Every fourth fall, more Americans watch presidential debates than just about any other live event in the US but the Super Bowl. The contests are by far the most-watched political events in this country. More than 50 million Americans watched the first debate between Barack Obama and John McCain in September 2008, while 63 million paused for the second live sparring, according to Nielsen—to say nothing of the millions who later watched all or portions of the contest online.

Traditionally, one of the debates focuses on matters of foreign policy, giving each candidate an opportunity to demonstrate how he or she would deal with the wider world. Why hold such a debate in Dallas or Richmond? The 2012 foreign policy debate between Barack Obama and his eventual Republican opponent should be held in a foreign country.

High-profile televised debates in the US are routinely held at presidential libraries or universities, which can be nice, but holding one of the jousts outside the country would send a message that the United States is considering steps toward reducing insularity, real or perceived. Actually, Americans aren’t as insular as they’re often thought to be. Americans take over 60 million trips a year to other countries. About 6.3 million Americans live outside the US, not counting those in military service, according to the Association of Americans Resident Overseas. Arranging a presidential tussle outside the US would show these citizens, who may vote for president by absentee ballot, that they’re a greater part of the presidential conversation.

The gesture of holding a presidential debate abroad would also signal to other countries that the US takes foreign policy seriously, as well as remind any ethnocentric Americans that other countries are worthy of our time and respect.

The NFL and Major League Baseball routinely host games outside the United States to generate interest in their content overseas and, likewise, there’s nothing written in the American electoral playbook that insists presidential debates must be held in the US. Few things are more valuable to the US than promoting the value of democratic contests, and nothing draws the eyes of the world toward the United States like our presidential election seasons.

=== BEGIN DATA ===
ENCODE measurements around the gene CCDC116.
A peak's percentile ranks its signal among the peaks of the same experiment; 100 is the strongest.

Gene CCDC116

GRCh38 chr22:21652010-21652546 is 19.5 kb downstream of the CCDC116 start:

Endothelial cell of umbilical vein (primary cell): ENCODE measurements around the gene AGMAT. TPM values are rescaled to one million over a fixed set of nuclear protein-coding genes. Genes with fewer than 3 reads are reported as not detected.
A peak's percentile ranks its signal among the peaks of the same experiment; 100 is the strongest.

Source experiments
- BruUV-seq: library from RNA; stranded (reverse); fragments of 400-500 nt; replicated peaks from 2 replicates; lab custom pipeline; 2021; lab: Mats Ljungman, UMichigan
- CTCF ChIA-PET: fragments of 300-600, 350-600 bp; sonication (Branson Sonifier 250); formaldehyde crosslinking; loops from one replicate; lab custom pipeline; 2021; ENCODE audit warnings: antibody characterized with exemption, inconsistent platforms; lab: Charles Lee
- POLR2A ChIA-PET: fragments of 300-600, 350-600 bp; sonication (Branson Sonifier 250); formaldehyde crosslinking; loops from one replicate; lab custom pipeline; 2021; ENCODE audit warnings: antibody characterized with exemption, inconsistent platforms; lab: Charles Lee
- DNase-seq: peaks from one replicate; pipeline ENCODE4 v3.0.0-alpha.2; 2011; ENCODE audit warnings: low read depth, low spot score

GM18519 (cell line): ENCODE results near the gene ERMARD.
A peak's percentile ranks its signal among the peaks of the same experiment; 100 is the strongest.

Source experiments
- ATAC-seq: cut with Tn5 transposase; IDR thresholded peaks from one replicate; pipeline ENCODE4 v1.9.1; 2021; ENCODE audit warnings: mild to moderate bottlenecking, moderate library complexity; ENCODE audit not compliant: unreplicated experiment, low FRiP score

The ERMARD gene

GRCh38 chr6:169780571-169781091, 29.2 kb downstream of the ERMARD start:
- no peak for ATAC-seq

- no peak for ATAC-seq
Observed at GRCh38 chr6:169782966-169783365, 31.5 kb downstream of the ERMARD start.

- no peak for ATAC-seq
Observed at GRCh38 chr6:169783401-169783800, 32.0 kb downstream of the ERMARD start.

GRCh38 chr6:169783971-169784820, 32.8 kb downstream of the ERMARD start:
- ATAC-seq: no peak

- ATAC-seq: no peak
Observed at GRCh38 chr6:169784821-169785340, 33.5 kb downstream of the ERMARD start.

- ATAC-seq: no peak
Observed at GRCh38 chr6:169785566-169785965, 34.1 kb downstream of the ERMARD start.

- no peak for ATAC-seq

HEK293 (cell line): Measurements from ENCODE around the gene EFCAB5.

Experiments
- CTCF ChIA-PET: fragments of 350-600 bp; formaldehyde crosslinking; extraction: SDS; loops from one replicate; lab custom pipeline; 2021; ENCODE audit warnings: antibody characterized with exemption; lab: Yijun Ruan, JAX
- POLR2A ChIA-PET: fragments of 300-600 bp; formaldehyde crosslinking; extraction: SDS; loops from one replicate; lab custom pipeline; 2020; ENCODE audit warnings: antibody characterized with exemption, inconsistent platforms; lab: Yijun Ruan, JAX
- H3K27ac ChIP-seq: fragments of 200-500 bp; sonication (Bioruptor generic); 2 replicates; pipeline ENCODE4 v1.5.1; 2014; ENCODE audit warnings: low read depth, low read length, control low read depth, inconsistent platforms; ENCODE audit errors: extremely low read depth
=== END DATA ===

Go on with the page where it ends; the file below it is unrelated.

The location of a presidential debate abroad could have great symbolic meaning. To acknowledge a nation’s political progress, for example, the contest could be held in Ghana, Myanmar, or Liberia. To put pressure on ne’er-do-wells, on the other hand, the debate could be held in South Korea, India, or Taiwan, to highlight the less savory regimes, respectively, in North Korea, Pakistan, and China. Less-charged locations could be countries that have recently been through hell, like Haiti or Japan, to revisit their plight and even raise resources for relief (debate viewers could be encouraged during the broadcast to text a pledge to donate $10 to Red Cross programs aiding natural disaster victims in these countries).

Wherever the location, the event would showcase one of the signature features of American elections: the idea that incumbents and challengers are expected to stand together and answer questions about their positions and their records in a live, unscripted public setting. The evening would also lend greater sincerity and context to a debate devoted to the United States’s relationship with other countries. Citizens in the host country or elsewhere could even submit questions to the candidates about US foreign policy.

The obvious opponents of holding a debate outside the country are time and political self-interest. Presidential debates are typically televised in the few weeks or even days before the election, when exhausted campaign staffers won’t relish a junket abroad. And candidates would prefer to publicly praise themselves in Columbus or Fort Lauderdale in those precious final campaign days, not burn time in another country. Still, the first debate between McCain and Obama in 2008 was toward the end of September, well over a month before the election. Also, stump stops from Miami to Denver to Minneapolis to Philadelphia to Raleigh to Cleveland in a matter of days don’t seem to be a problem for the campaigns in quadrennial Octobers, so I have a hard time believing a jump down to Port au Prince or Rio would pose too unique a burden.

Presidential debates in the United States are often decried as scripted, meaningless theater. The contests do, though, feature spontaneity and tension, which is why tens of millions of Americans watch, and also why campaigns spend weeks preparing for the showdowns. The debate during which the candidates customarily grapple with America’s place in the world would be slightly more meaningful if it were held in a worldlier place.

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Justin D. Martin is a journalism professor at Northwestern University in Qatar. Follow him on Twitter: @Justin_D_Martin